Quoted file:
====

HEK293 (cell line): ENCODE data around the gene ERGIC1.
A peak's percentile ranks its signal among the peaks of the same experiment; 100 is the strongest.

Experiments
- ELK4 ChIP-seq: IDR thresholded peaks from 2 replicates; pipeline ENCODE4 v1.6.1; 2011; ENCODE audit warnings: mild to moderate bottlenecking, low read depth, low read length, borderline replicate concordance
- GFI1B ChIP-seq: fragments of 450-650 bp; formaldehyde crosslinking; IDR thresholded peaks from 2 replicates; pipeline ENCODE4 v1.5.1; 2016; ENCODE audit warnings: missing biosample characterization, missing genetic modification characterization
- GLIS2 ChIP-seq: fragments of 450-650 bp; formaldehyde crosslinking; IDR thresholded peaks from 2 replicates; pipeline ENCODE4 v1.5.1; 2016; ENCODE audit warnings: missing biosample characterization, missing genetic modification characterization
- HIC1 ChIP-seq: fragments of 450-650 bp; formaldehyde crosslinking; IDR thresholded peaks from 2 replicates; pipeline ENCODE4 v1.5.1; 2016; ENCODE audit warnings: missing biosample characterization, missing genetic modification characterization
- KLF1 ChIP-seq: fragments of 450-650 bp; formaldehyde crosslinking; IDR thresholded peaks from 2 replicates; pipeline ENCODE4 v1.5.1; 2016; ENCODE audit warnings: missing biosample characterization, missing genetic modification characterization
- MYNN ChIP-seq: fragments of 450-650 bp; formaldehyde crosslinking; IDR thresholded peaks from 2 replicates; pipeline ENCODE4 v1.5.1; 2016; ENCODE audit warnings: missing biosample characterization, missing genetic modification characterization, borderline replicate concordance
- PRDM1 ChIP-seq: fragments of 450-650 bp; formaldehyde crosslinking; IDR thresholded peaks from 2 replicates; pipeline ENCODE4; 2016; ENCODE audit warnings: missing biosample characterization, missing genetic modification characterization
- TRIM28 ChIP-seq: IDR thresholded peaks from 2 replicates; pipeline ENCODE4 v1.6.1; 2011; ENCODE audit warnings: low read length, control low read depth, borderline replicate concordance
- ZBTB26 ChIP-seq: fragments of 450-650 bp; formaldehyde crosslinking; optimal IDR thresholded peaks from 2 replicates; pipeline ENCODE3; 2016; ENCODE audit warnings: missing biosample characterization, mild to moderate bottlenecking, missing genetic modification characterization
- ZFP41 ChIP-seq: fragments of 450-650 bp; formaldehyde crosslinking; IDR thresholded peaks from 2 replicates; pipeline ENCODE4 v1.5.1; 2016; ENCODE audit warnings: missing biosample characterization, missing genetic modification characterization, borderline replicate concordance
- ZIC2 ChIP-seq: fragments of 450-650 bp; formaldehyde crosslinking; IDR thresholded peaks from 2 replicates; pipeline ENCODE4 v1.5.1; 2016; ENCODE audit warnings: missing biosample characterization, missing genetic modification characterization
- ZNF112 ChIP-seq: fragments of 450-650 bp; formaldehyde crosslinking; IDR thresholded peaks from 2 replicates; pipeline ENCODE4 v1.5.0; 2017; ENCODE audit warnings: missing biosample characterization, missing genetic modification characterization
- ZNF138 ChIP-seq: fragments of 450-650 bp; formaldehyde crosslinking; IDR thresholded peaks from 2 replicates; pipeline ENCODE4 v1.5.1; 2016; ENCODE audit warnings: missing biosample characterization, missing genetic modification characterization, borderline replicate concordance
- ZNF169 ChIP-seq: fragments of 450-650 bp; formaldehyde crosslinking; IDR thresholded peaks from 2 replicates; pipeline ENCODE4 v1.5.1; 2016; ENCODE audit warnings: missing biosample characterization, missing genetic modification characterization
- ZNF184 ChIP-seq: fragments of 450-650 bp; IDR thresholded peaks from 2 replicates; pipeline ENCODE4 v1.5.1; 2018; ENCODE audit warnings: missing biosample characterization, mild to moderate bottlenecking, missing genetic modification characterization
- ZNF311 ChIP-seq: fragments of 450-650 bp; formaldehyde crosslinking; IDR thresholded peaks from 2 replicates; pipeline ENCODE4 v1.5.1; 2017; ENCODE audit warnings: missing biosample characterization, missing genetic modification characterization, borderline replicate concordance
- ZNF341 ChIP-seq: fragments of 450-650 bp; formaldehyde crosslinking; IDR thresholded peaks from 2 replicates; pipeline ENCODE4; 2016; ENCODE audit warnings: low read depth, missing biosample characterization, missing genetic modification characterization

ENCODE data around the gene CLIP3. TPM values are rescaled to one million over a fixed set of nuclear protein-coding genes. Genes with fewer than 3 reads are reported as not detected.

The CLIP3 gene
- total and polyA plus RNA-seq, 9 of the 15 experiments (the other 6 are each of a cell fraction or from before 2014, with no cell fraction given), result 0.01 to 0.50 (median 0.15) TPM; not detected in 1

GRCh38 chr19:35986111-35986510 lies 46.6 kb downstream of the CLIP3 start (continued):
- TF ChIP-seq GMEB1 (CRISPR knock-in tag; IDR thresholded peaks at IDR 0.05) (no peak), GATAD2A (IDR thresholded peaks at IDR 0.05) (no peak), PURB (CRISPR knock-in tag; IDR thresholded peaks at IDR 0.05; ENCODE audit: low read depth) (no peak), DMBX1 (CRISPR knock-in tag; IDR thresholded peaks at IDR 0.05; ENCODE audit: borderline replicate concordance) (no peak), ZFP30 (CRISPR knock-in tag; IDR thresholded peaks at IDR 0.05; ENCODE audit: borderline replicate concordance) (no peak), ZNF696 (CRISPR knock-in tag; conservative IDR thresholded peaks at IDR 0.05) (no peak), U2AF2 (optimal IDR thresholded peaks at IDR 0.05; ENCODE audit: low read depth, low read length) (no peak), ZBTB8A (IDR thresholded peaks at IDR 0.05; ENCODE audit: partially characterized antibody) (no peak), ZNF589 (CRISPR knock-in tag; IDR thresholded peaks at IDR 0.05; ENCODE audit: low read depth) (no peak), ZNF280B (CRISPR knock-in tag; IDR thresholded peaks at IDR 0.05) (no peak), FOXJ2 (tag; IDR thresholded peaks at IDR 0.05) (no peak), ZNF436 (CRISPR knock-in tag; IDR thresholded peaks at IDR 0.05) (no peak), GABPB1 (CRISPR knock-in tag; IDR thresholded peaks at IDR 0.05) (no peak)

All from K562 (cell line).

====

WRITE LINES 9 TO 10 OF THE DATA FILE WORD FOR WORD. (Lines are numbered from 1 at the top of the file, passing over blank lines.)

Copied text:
- MYNN ChIP-seq: fragments of 450-650 bp; formaldehyde crosslinking; IDR thresholded peaks from 2 replicates; pipeline ENCODE4 v1.5.1; 2016; ENCODE audit warnings: missing biosample characterization, missing genetic modification characterization, borderline replicate concordance
- PRDM1 ChIP-seq: fragments of 450-650 bp; formaldehyde crosslinking; IDR thresholded peaks from 2 replicates; pipeline ENCODE4; 2016; ENCODE audit warnings: missing biosample characterization, missing genetic modification characterization